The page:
10 JOBS THAT ARE LIKELY TO BE RE­PLACED BY ROBOTS

China Daily (Canada) - - LIFE -

Ex­perts say that the more repet­i­tive a job is, the more likely it is to be done by robots. Skills re­quired in the man­u­fac­tur­ing sec­tors are rel­a­tively low and repet­i­tive. In most fac­to­ries, work­ers could be re­placed by robots be­cause they are re­peat­ing only one or two ac­tions ev­ery day.

While China is at the cross­roads of up­grad­ing la­bor-in­ten­sive in­dus­tries for higher prof­its and ef­fi­ciency, robots are the per­fect choice for fac­tory own­ers to re­place hu­mans, whose salaries have been ris­ing in re­cent years.

Zhang Ruimin, CEO of China’s lead­ing home ap­pli­ance company Haier Group, said that the company cut 16,000 staff last year. Among them, more than 6,000 were man­u­fac­tur­ing work­ers re­placed by robots.

“The robots can guar­an­tee a long-time sin­gle-stan­dard rep­e­ti­tion of work, which is im­pos­si­ble for hu­mans,” he said.

And more im­por­tantly, robots will not es­tab­lish a union and go on strike for more pay or less hours.

Us­ing com­put­ers, print­ing, copy and fax ma­chines, it seems that robots could eas­ily re­place cler­i­cal work­ers. You can imag­ine robots han­dling all the pa­per work for their bosses.

An­drew An­der­son, CEO of UK ar­ti­fi­cial in­tel­li­gence company Ce­la­ton, said that cler­i­cal work will be done by robots within five years.

An­der­son said that ar­ti­fi­cial in­tel­li­gence could carry out la­bor-in­ten­sive cler­i­cal tasks quickly and au­to­mat­i­cally, while the lat­est mod­els are also ca­pa­ble of mak­ing de­ci­sions that would tra­di­tion­ally be made by hu­mans.

He said that AI could read and un­der­stand the mean­ing of en­tire doc­u­ments by learn­ing the pat­terns of words and phrases in con­text. It’s this abil­ity to learn that is re­duc­ing the need for cler­i­cal­work­ers to carry out th­ese repet­i­tive tasks.

Restau­rant own­ers all share the same headaches - cus­tomers com­plain­ing about er­rors made by wait­ers in tak­ing their or­ders, slow ser­vice be­cause the wait­ers are too busy, and the high cost of hir­ing staff.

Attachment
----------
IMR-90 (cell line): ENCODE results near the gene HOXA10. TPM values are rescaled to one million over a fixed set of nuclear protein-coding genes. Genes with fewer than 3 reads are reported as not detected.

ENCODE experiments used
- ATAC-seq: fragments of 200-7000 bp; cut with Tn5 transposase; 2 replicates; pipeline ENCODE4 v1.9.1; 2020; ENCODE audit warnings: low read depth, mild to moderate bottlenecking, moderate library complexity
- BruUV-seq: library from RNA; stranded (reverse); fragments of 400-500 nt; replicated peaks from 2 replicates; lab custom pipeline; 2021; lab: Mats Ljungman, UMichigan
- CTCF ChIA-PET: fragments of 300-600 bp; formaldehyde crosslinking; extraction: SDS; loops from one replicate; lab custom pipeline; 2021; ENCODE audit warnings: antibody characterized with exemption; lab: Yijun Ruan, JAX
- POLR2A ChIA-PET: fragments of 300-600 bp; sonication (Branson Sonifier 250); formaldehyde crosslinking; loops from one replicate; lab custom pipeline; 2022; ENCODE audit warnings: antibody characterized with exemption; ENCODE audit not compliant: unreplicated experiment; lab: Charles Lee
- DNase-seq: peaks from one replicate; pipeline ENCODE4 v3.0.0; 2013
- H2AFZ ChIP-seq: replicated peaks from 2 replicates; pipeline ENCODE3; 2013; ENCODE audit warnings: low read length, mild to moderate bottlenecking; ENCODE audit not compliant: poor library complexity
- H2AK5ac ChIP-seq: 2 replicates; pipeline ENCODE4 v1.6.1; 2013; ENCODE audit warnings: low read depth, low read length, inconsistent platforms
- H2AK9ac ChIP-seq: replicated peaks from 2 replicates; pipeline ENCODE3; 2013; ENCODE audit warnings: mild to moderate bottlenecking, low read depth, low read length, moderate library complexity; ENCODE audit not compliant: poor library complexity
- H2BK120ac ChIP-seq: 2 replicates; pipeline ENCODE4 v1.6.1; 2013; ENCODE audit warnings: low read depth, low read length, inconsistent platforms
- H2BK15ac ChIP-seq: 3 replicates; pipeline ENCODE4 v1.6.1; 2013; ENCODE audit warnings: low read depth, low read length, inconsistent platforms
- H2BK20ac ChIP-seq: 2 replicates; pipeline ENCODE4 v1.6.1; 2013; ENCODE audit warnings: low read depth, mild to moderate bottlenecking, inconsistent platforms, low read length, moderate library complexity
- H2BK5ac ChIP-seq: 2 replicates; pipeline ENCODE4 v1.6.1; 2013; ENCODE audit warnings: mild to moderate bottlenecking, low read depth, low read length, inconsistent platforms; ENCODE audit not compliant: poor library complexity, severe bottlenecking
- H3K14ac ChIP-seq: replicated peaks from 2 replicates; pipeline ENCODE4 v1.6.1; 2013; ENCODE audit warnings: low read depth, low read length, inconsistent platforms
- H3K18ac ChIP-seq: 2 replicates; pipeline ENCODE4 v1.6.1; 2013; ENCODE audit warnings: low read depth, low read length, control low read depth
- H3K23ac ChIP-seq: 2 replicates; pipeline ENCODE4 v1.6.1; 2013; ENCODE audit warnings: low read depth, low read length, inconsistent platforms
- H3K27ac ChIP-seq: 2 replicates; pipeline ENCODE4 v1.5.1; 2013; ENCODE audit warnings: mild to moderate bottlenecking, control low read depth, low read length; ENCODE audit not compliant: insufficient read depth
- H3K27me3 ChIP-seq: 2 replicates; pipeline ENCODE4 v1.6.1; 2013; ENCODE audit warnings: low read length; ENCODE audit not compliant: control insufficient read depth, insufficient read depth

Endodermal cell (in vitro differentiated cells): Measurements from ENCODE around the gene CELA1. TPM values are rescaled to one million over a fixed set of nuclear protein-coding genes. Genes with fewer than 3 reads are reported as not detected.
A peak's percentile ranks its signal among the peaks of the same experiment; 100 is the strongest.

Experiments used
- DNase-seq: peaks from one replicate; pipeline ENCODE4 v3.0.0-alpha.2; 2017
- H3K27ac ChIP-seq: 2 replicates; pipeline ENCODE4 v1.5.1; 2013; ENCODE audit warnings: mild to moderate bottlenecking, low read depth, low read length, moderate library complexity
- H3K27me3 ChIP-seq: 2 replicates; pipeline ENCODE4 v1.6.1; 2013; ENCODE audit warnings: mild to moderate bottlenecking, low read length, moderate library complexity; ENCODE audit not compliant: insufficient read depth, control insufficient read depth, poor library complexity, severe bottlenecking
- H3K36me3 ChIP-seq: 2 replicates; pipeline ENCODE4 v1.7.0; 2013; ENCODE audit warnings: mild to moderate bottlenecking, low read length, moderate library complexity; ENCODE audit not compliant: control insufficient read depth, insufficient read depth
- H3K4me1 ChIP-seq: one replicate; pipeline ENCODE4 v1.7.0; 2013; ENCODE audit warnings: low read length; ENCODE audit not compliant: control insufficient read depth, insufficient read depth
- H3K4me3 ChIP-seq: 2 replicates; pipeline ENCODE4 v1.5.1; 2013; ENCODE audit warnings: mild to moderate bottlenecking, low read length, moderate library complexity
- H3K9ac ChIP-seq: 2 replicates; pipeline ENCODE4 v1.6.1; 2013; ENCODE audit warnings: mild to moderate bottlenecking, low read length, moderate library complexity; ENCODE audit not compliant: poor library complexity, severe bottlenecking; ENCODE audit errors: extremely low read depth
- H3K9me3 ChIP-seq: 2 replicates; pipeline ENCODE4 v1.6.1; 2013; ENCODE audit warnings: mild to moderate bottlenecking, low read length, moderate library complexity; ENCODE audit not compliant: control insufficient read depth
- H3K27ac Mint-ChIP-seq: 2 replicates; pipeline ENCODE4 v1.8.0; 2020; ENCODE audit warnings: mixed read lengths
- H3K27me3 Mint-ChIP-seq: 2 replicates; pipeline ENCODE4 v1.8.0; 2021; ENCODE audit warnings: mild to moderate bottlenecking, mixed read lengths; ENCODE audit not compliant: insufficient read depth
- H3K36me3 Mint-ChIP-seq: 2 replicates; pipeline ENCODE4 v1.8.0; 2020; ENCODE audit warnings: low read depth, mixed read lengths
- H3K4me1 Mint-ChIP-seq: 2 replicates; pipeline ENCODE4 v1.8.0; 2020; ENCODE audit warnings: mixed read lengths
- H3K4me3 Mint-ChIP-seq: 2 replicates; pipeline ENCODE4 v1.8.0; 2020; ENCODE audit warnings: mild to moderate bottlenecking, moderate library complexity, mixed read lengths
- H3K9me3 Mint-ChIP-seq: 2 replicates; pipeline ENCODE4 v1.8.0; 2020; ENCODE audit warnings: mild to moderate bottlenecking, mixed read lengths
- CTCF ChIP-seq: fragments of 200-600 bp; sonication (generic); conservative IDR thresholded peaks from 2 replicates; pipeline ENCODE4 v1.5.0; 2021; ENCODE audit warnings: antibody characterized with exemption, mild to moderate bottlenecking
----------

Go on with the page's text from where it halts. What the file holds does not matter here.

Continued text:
Th­ese prob­lems sim­ply will not hap­pen with robots. They are de­signed to pro­vide ser­vices strictly ac­cord­ing to the or­ders they have re­ceived and will never com­plain about be­ing ex­hausted.

In a ro­bot restau­rant in­Harbin, 20 robots are in charge of all the restau­rant’s var­i­ous ser­vices. There are de­liv­ery robots, noo­dle-mak­ing robots and even en­ter­tain­ing robots.

When a cus­tomer en­ters the restau­rant, the usher ro­bot will stretch out its ma­chine arms and say wel­come.

In the United States, a bar­tend­ing ro­bot is de­signed to make cock­tails ac­cord­ing to their cus­tomers’ mood.

Of course, be­fore the in­tel­li­gence of robots is de­vel­oped so they can com­mu­ni­cate, cus­tomer ex­pe­ri­ence of robot­wait­ing might not be as good

as hu­man wait­ers/wait­resses.

Almost ev­ery­one has the ex­pe­ri­ence of call­ing a company— be it bank, air­line, or telecom­mu­ni­ca­tion sup­plier — and hav­ing to wait for some­one to an­swer the phone while lis­ten­ing to the same piece of mu­sic over and over again.

There are still prob­lems even after some­one has fi­nally an­swered the phone. They might not be able to an­swer your ques­tions or they are sim­ply slow to re­spond. All th­ese ex­pe­ri­ences drive cus­tomers crazy.

With the grow­ing num­ber of clients for such com­pa­nies and lack of cus­tomer ser­vice staff to han­dle in­com­ing calls, robots might be the an­swer.

In 2008, Xiaoi ro­bot was put into op­er­a­tion by China Mo­bile in Jiangsu. The ro­bot is able to an­swer ques­tions from clients via web pages, text mes­sages and other chan­nels.

The web page ver­sion of Xiaoi an­swers more than 40,000 clients a day, sav­ing 80,000 yuan in salaries.

The ro­bot is also ca­pa­ble of re­ceiv­ing voice com­mands. How­ever, deal­ing with the count­less di­alects Chi­nese peo­ple speak is a tough task for th­ese robots.

Most peo­ple be­lieve that be­ing a lawyer is a se­cure job be­cause it takes years of study to be­come a qual­i­fied lawyer.

Dur­ingthe years of study, the lawyers-to-be mem­o­rize a large amount of reg­u­la­tions and an­a­lyze cases in or­der to pre­pare them­selves with oth­ers’ knowl­edge and ex­pe­ri­ence.

How­ever, what if there are robots that are de­signed to look for data, doc­u­ments and reg­u­la­tions faster and more ac­cu­rately than hu­man be­ings? More­over, what if the robots can pre­dict the odds of win­ning a case be­fore the client spends a lot of money hir­ing a lawyer?